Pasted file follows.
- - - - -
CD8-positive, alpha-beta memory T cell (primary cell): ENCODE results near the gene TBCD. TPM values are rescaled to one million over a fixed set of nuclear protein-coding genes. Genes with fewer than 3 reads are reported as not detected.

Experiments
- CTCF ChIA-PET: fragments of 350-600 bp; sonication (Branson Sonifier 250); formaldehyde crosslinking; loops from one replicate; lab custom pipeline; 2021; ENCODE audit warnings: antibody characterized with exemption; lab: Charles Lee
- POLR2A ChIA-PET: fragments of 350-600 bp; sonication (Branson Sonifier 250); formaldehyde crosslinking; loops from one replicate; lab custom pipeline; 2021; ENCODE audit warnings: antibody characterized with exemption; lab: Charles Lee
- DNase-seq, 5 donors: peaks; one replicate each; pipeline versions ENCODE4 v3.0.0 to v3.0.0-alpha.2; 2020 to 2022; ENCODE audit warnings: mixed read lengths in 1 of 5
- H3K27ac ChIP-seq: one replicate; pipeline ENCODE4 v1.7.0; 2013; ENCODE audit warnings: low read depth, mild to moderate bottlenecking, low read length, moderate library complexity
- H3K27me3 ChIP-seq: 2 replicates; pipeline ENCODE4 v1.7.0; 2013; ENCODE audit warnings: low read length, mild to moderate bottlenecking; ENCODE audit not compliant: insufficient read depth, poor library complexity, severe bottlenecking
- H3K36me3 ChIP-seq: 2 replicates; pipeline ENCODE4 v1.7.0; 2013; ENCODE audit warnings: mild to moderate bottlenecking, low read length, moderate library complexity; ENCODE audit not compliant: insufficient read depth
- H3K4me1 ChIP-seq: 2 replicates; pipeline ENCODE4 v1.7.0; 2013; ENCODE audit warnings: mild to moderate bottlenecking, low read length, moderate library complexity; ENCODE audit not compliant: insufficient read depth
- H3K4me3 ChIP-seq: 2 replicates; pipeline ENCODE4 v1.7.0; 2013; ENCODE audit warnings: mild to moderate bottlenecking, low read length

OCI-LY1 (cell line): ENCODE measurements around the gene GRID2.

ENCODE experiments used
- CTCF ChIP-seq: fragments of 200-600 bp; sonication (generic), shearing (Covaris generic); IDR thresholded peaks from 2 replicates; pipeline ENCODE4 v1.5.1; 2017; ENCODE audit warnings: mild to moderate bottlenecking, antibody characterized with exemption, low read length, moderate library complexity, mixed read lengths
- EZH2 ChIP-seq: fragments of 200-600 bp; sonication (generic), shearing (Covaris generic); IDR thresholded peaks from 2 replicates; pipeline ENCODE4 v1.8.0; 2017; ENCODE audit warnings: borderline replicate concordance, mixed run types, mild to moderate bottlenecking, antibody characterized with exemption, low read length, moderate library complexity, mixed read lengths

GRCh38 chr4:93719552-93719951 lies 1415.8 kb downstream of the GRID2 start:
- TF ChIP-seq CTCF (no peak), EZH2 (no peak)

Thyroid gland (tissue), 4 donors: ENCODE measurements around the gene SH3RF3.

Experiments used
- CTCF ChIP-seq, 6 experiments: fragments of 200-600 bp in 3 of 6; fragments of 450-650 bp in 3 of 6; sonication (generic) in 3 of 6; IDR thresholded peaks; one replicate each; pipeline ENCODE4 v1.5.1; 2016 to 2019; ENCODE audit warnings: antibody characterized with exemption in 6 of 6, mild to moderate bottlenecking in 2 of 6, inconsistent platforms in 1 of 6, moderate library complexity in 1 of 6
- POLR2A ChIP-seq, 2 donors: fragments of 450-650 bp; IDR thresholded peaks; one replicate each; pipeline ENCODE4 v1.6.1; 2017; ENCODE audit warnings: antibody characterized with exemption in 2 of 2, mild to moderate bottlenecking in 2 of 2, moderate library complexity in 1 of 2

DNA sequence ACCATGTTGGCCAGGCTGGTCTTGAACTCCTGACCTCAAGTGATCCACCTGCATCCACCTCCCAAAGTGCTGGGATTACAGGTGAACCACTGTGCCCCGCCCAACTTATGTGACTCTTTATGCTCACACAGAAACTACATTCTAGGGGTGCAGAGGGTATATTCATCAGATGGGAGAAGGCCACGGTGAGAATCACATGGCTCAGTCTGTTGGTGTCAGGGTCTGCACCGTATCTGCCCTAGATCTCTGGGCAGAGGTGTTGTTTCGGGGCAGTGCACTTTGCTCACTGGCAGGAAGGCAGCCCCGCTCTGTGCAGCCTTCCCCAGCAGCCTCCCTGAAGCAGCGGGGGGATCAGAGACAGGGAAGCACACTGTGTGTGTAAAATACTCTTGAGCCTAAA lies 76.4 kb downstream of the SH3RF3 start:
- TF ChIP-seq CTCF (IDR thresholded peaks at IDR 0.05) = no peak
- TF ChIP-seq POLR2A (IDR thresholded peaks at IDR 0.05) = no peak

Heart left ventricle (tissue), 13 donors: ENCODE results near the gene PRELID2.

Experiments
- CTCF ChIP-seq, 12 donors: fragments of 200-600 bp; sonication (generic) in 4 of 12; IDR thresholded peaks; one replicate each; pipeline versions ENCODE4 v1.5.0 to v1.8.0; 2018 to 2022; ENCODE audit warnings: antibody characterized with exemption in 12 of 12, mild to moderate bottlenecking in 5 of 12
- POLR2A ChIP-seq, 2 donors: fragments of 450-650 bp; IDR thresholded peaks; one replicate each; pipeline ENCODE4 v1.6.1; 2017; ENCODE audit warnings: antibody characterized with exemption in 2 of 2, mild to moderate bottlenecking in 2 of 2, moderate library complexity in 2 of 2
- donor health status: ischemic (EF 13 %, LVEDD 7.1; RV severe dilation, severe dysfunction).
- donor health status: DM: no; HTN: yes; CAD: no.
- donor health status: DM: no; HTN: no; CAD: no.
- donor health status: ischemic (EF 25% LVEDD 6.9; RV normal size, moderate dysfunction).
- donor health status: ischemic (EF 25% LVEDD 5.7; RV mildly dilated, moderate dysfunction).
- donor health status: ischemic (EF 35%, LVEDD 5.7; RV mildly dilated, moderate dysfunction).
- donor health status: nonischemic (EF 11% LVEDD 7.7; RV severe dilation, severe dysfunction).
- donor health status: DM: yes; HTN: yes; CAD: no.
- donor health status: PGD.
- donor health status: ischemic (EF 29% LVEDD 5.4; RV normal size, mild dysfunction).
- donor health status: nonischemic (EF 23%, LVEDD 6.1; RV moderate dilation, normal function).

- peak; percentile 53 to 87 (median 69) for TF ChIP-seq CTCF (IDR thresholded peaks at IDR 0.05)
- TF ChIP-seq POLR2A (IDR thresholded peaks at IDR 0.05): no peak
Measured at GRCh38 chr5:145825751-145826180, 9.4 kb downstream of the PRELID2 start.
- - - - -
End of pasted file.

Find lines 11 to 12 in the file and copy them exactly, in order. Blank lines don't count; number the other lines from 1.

OCI-LY1 (cell line): ENCODE measurements around the gene GRID2.

ENCODE experiments used